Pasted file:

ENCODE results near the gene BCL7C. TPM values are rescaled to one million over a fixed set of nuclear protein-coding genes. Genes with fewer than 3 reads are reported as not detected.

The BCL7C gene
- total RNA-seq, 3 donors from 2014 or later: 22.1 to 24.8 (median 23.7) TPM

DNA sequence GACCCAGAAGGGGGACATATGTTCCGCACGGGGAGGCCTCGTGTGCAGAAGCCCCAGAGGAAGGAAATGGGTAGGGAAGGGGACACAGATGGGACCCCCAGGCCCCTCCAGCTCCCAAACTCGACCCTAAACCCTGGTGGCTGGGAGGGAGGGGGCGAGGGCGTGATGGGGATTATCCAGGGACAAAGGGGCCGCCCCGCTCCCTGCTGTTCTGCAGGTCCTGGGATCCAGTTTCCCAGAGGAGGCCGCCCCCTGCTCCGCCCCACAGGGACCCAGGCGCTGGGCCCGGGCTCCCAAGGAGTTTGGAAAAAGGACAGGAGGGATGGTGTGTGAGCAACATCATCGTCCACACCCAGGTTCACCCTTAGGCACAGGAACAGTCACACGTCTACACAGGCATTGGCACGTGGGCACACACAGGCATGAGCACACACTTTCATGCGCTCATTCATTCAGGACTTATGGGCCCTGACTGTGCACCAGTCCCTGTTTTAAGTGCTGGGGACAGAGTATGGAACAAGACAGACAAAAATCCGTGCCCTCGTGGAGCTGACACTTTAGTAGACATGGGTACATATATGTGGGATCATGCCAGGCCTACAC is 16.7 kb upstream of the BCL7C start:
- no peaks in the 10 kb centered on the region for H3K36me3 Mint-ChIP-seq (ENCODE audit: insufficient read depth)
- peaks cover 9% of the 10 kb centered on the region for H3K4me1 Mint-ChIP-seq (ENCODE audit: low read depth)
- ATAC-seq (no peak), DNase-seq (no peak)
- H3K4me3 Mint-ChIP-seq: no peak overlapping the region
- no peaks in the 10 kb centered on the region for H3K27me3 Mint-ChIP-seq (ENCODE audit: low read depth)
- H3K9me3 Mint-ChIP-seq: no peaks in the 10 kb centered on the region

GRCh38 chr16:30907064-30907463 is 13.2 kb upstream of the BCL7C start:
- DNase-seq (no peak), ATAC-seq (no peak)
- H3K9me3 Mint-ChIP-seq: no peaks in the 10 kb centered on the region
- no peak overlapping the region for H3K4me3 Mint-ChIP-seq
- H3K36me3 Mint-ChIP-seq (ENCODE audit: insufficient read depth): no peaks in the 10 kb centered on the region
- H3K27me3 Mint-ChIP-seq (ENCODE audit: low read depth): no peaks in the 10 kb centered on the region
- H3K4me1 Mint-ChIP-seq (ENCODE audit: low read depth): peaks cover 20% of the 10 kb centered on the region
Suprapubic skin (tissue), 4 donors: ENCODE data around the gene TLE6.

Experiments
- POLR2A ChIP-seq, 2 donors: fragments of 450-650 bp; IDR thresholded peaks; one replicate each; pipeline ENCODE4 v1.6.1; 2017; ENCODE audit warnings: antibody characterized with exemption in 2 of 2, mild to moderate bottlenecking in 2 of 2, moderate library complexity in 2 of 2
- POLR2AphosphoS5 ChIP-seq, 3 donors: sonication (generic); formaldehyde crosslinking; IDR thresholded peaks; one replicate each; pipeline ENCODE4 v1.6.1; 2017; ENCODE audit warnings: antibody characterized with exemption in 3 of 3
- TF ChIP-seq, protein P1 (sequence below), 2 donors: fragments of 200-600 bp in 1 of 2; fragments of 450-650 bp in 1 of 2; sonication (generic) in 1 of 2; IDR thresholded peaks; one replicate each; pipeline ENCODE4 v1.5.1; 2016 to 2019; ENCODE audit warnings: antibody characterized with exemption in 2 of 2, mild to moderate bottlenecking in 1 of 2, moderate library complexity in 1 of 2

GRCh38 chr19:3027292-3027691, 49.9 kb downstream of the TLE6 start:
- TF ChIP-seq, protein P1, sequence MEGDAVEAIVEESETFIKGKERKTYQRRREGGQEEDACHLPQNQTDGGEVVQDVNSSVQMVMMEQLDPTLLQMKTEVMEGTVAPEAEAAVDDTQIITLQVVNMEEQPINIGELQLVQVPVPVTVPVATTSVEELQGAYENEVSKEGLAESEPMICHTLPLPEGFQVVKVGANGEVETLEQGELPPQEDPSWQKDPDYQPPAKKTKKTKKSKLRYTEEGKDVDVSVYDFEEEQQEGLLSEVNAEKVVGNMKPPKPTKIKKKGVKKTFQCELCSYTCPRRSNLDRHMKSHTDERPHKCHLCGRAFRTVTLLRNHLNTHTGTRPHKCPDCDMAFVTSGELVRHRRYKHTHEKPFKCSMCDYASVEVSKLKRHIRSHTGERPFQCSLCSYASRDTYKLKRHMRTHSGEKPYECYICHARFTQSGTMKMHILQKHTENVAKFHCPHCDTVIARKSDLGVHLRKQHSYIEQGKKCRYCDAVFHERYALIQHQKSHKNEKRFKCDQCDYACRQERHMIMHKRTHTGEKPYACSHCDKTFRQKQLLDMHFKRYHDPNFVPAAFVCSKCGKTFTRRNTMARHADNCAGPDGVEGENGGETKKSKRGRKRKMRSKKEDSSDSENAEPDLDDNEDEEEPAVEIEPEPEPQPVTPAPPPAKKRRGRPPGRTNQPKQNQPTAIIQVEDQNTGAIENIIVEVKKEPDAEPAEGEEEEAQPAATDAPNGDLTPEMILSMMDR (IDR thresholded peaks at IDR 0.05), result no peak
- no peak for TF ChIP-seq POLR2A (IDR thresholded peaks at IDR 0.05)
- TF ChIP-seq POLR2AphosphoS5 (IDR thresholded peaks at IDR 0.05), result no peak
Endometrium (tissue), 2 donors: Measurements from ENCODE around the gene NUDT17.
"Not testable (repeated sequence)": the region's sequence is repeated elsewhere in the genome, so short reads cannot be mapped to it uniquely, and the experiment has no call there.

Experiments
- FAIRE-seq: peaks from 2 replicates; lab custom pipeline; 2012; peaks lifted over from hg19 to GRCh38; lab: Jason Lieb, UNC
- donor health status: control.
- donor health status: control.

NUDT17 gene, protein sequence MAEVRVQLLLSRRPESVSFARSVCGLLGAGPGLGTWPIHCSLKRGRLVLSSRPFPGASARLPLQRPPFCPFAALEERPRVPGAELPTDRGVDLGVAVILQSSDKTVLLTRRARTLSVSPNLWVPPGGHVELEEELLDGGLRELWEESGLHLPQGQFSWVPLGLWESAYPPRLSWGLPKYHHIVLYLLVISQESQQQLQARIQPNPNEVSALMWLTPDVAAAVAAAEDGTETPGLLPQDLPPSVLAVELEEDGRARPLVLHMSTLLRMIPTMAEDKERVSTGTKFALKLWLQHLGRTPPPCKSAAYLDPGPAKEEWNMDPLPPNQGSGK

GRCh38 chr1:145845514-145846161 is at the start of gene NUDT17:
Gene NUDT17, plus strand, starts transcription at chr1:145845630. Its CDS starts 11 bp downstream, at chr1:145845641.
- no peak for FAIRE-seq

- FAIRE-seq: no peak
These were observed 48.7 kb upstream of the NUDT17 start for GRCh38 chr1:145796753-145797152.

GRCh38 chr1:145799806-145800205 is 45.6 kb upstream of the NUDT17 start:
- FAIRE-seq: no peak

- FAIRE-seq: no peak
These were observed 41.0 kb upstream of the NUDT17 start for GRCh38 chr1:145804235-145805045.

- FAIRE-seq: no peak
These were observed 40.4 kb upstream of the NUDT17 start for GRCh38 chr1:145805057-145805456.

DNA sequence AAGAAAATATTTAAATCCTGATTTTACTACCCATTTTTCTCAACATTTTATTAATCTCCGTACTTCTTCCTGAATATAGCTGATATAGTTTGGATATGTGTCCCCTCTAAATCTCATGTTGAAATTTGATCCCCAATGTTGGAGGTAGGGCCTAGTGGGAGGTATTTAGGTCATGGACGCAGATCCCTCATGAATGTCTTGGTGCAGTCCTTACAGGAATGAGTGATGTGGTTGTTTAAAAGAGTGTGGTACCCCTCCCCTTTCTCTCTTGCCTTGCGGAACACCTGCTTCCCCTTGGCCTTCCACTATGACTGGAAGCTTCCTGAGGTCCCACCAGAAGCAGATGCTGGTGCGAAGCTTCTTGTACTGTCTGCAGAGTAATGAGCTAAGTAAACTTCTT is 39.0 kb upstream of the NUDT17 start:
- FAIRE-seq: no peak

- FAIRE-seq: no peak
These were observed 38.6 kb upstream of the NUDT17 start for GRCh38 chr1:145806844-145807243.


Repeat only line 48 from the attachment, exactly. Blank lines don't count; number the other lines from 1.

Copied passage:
These were observed 38.6 kb upstream of the NUDT17 start for GRCh38 chr1:145806844-145807243.